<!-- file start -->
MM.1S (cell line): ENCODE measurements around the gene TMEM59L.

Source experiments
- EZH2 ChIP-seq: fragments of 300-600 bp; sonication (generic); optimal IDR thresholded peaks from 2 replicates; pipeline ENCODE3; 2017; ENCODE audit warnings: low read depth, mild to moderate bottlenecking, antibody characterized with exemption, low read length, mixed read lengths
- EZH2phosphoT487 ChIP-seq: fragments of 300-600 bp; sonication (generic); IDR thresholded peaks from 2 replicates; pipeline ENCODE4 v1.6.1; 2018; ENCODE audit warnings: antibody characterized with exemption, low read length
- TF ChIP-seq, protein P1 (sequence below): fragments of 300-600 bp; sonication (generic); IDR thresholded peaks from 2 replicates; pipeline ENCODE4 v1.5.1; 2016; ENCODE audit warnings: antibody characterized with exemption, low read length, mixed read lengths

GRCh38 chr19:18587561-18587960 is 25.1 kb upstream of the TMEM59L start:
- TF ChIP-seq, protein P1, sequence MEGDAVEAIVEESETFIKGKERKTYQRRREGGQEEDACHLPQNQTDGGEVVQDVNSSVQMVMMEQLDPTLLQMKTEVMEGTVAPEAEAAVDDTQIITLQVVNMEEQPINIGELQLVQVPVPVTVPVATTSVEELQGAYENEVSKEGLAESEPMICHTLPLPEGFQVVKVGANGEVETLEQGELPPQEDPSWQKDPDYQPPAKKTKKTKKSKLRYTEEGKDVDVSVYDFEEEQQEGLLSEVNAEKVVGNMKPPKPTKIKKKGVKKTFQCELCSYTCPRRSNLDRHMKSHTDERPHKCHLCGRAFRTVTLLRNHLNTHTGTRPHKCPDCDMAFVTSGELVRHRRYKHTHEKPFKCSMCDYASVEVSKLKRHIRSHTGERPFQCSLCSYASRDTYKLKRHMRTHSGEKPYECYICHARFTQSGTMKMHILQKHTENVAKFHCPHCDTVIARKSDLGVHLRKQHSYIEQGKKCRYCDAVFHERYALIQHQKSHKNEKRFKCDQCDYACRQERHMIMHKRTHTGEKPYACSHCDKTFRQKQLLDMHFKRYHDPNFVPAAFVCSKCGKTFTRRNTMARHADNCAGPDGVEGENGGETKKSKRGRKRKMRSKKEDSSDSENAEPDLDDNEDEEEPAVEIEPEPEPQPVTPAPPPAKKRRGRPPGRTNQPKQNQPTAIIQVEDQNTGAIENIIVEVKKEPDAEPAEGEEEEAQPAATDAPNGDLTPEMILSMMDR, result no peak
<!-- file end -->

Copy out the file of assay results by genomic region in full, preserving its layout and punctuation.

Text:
MM.1S (cell line): ENCODE measurements around the gene TMEM59L.

Source experiments
- EZH2 ChIP-seq: fragments of 300-600 bp; sonication (generic); optimal IDR thresholded peaks from 2 replicates; pipeline ENCODE3; 2017; ENCODE audit warnings: low read depth, mild to moderate bottlenecking, antibody characterized with exemption, low read length, mixed read lengths
- EZH2phosphoT487 ChIP-seq: fragments of 300-600 bp; sonication (generic); IDR thresholded peaks from 2 replicates; pipeline ENCODE4 v1.6.1; 2018; ENCODE audit warnings: antibody characterized with exemption, low read length
- TF ChIP-seq, protein P1 (sequence below): fragments of 300-600 bp; sonication (generic); IDR thresholded peaks from 2 replicates; pipeline ENCODE4 v1.5.1; 2016; ENCODE audit warnings: antibody characterized with exemption, low read length, mixed read lengths

GRCh38 chr19:18587561-18587960 is 25.1 kb upstream of the TMEM59L start:
- TF ChIP-seq, protein P1, sequence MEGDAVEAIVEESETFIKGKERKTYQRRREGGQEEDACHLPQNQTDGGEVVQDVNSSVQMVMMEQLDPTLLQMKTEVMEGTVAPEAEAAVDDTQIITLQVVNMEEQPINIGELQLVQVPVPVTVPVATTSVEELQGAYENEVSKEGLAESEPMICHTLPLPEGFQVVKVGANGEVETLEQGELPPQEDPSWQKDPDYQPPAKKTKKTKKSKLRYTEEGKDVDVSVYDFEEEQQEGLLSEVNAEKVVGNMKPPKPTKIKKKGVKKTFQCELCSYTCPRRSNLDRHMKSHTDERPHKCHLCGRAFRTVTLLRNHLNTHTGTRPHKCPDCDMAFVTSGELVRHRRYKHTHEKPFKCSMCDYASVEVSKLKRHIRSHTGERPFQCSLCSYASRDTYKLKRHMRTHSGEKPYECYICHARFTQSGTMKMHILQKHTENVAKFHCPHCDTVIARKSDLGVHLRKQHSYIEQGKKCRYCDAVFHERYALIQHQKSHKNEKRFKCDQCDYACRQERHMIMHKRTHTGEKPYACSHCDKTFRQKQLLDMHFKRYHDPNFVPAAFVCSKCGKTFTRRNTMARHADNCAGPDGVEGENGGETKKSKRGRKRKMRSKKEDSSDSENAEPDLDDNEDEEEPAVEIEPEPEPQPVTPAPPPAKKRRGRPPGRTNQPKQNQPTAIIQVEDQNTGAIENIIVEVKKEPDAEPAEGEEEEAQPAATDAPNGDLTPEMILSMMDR, result no peak